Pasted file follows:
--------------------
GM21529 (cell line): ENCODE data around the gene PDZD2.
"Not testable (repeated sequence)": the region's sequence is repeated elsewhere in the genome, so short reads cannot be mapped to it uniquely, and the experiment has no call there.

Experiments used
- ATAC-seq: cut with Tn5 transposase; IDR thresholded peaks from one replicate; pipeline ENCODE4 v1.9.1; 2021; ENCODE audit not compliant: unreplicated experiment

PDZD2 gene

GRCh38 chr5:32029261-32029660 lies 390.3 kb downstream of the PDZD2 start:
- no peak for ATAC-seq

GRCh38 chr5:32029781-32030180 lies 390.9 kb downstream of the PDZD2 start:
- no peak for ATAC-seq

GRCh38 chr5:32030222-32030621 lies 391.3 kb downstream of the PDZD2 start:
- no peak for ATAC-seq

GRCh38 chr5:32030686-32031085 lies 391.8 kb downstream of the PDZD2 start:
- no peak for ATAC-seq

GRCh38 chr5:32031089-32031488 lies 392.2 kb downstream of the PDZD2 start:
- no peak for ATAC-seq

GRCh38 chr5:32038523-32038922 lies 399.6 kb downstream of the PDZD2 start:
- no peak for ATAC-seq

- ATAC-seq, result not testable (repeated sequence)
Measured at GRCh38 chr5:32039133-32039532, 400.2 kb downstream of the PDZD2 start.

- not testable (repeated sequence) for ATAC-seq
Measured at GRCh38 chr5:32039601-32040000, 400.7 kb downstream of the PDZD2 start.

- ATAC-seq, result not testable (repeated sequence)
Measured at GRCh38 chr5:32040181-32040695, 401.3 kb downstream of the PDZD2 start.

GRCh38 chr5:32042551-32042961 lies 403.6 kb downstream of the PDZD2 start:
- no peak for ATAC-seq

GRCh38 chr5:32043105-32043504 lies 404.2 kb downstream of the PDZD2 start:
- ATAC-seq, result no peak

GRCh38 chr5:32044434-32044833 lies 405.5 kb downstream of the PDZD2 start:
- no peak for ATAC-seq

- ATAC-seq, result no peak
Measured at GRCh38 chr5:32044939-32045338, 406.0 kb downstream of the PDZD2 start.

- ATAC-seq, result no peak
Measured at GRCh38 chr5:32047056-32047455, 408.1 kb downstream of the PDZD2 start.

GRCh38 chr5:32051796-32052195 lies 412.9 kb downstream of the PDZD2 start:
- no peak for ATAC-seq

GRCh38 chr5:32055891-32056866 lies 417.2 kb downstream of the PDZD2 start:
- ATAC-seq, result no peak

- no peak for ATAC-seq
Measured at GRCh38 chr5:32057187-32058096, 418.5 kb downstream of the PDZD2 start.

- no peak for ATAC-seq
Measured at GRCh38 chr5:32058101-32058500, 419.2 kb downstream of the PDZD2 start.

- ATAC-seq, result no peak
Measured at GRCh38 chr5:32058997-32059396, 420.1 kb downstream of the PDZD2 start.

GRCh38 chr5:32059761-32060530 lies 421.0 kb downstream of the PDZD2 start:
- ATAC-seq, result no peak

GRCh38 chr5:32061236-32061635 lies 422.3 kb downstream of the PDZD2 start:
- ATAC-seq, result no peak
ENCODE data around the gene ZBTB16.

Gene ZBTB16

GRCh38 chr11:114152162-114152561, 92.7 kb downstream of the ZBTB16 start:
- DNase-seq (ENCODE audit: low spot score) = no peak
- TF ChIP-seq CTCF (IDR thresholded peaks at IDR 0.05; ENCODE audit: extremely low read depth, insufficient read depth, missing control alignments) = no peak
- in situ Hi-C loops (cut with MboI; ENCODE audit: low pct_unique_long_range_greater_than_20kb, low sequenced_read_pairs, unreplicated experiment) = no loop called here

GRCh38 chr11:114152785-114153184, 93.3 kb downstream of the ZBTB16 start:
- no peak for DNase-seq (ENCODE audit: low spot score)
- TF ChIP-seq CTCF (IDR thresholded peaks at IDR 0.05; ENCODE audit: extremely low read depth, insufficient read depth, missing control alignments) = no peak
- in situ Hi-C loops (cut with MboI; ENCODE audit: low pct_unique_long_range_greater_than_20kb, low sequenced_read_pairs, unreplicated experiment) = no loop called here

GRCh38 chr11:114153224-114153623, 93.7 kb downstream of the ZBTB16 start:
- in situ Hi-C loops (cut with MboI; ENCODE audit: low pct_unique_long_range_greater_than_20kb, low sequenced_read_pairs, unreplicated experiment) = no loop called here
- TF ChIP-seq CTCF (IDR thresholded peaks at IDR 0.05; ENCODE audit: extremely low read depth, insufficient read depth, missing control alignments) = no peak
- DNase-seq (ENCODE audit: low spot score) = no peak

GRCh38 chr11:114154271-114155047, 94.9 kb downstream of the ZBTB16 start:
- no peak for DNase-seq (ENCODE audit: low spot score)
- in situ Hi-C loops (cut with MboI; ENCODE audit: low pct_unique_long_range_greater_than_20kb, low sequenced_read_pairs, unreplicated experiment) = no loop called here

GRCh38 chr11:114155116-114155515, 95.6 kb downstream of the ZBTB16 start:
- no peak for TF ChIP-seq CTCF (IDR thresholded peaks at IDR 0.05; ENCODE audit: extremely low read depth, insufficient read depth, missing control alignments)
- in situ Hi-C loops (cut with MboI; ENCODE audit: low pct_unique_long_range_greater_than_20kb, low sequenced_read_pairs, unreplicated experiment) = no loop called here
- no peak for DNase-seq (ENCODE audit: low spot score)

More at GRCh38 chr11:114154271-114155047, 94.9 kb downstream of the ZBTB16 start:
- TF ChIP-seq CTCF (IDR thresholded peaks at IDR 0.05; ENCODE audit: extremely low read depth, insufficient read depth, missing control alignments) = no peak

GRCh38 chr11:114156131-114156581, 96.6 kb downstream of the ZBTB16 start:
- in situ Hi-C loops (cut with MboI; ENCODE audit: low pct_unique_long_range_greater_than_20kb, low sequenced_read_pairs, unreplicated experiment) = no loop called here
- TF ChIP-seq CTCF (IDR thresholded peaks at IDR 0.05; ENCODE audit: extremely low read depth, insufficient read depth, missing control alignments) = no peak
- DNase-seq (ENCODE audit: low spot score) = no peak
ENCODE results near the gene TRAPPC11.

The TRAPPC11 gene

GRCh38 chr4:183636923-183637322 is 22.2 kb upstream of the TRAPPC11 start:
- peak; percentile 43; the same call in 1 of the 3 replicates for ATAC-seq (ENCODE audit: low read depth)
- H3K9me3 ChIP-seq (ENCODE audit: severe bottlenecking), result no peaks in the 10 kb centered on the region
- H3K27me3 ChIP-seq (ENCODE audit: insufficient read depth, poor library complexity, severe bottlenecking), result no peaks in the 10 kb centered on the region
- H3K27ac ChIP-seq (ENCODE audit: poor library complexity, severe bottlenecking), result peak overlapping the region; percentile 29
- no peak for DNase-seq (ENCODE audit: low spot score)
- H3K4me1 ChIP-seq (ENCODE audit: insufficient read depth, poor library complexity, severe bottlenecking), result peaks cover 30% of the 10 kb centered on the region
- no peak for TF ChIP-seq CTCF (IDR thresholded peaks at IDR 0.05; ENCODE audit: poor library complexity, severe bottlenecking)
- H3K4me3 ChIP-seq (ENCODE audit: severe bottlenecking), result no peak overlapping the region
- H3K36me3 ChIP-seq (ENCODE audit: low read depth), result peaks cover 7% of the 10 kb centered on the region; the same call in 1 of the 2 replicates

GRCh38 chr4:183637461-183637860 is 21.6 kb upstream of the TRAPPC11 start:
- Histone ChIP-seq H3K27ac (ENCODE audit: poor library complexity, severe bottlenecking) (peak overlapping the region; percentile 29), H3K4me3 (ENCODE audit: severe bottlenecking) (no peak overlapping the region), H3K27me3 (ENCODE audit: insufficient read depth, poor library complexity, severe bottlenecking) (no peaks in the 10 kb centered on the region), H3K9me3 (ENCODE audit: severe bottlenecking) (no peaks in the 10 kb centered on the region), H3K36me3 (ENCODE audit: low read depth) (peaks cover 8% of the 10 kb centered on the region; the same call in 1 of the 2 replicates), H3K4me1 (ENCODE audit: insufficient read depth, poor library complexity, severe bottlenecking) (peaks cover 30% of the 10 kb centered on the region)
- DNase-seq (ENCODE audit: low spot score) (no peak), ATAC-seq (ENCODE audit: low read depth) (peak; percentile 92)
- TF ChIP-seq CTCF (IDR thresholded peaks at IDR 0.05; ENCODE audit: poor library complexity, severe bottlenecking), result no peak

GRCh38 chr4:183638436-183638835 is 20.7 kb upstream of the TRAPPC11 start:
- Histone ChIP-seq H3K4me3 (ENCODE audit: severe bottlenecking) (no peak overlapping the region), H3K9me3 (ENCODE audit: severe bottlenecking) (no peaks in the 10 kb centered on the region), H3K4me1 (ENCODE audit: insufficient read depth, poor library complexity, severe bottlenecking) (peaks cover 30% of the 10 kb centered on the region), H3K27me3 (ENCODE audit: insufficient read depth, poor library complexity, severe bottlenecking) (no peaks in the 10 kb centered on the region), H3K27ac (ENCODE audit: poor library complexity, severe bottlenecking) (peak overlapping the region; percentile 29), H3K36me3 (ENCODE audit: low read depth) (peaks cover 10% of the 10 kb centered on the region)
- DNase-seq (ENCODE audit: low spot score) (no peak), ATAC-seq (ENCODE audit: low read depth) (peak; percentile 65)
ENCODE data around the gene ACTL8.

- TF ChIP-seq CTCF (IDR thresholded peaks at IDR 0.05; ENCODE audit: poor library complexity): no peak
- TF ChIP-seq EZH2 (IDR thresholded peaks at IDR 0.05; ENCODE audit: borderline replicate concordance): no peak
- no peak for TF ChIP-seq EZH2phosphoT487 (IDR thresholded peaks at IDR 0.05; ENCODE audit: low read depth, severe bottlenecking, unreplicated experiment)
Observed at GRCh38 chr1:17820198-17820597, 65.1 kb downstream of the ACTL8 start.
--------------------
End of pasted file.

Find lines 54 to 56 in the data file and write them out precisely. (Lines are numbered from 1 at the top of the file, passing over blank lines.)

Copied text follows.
GRCh38 chr11:114152785-114153184, 93.3 kb downstream of the ZBTB16 start:
- no peak for DNase-seq (ENCODE audit: low spot score)
- TF ChIP-seq CTCF (IDR thresholded peaks at IDR 0.05; ENCODE audit: extremely low read depth, insufficient read depth, missing control alignments) = no peak